Caring too much can hurt. As animal rescuers and caregivers we have learned it the hard way. Witnessing the suffering of homeless animals day in and day out, rescuing animals that have been abandoned, neglected and abused and trying to help them overcome their traumatic experiences can be truly overwhelming. Moreover, we’ve had to deal with very sick and wounded animals that couldn’t make it and euthanasia was the only option. Over the years, we’ve had to come to terms with the fact that we cannot save them all but the emotional burden led us to a secondary traumatic stress disorder known as “Compassion Fatigue”.
We want to share with you what we have learned about Compassion Fatigue on our path to wellness.
What is Compassion Fatigue?
“Compassion Fatigue is a state experienced by those helping people or animals in distress; it is an extreme state of tension and preoccupation with the suffering of those being helped to the degree that it can create a secondary traumatic stress for the helper.” Dr. Charles Figley
In a world where every tragedy is instantly broadcast live directly into your smart TV, computer and mobile devices, compassion fatigue no longer affects only professionals such as nurses and vets; it can affect anyone who cares.
How can you prevent Compassion Fatigue?
• Show compassion to yourself first!
• Be grateful for what is good in your life.
• Keep your faith in humanity. Read amazing stories of people who work for a better world such as animal welfare activists and human rights advocates.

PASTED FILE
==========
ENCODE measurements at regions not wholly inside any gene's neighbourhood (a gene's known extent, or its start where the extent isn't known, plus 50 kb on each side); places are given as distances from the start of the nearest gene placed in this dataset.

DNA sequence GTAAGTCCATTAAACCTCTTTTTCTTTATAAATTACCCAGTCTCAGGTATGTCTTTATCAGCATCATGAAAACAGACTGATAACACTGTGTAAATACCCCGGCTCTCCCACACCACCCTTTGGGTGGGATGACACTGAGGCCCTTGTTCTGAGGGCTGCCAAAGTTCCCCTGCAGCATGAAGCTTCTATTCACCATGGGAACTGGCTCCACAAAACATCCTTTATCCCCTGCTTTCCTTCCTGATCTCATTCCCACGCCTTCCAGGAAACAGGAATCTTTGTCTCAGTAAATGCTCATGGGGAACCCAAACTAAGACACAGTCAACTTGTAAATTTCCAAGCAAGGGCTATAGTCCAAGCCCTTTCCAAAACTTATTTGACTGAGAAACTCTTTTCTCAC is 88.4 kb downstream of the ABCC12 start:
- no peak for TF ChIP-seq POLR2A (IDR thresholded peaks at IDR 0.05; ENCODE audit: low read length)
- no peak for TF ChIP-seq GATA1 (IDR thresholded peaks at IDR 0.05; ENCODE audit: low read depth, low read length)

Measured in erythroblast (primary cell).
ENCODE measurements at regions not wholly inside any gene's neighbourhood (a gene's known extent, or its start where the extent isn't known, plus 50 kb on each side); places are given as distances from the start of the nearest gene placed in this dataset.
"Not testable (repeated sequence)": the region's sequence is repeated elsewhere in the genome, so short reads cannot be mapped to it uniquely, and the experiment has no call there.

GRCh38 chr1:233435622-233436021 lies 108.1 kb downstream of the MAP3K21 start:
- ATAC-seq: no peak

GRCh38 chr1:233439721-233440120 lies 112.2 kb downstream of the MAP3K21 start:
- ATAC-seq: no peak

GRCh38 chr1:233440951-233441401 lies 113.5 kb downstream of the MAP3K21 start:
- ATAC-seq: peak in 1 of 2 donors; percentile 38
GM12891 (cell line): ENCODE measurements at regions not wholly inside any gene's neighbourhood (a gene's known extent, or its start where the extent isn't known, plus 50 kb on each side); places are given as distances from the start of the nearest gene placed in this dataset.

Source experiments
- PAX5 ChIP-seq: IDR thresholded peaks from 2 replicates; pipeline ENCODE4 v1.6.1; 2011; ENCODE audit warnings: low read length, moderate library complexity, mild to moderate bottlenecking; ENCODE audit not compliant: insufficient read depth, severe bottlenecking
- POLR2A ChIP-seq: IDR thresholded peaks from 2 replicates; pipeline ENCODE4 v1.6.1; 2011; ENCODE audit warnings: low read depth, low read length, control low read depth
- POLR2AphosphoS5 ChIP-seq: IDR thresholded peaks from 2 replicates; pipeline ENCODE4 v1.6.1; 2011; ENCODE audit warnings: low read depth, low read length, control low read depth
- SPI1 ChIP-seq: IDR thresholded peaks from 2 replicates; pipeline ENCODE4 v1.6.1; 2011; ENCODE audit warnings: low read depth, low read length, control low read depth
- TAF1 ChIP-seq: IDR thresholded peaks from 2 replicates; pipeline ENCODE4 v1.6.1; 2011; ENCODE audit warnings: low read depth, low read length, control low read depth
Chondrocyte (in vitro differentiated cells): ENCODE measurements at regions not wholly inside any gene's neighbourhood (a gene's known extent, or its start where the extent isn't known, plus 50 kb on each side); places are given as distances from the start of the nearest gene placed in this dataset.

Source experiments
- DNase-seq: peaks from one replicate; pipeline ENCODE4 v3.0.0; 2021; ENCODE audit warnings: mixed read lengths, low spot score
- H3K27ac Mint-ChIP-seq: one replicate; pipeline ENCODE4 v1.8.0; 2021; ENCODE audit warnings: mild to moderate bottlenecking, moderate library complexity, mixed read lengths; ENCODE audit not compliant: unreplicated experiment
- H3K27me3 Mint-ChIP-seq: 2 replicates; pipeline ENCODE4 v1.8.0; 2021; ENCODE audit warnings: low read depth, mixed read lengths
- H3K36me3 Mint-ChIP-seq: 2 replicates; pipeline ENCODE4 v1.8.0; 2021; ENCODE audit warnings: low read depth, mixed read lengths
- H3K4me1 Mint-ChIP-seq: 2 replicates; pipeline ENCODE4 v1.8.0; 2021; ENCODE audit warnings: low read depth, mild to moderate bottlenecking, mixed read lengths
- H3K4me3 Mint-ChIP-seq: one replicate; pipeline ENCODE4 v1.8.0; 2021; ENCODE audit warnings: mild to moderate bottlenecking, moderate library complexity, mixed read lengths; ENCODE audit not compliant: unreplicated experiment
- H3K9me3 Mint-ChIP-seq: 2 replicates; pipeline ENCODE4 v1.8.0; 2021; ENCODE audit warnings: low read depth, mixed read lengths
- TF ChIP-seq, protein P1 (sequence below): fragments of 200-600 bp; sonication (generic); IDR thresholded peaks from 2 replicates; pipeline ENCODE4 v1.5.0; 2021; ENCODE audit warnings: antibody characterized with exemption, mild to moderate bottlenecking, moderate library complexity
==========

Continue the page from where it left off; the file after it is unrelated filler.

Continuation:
• Accept the fact that suffering is a reality of life over which we have no control.
• Limit the amount of daily news you watch on TV or read about on newspapers.
• Limit the number of videos you watch on social media that show graphic content, violence or abuse.
By being aware of the warning signs of compassion fatigue, you can prevent it and continue to work for a better world; make a difference with one act of kindness at a time.
Are you already suffering from Compassion Fatigue?
Learning to recognize some warning signs is the first step toward healing.
Some warning signs are:
• Feeling extremely affected by the suffering of others
• Feeling emotional exhaustion
• Physical and mental fatigue
• Difficulty concentrating
• Insomnia or poor sleep and frequent nightmares
• Turning to drugs or alcohol to numb your feelings
• Feeling hopeless or powerless
• Loss of self-worth
• Poor self-care
Awareness and Healing
Enhance your awareness with education. Compassion Fatigue can affect any deeply caring individual but that doesn’t mean you have to stop caring; you just need to learn how to practice healthy self-care to successfully care for others.
Healing takes time, patience, and most importantly, commitment.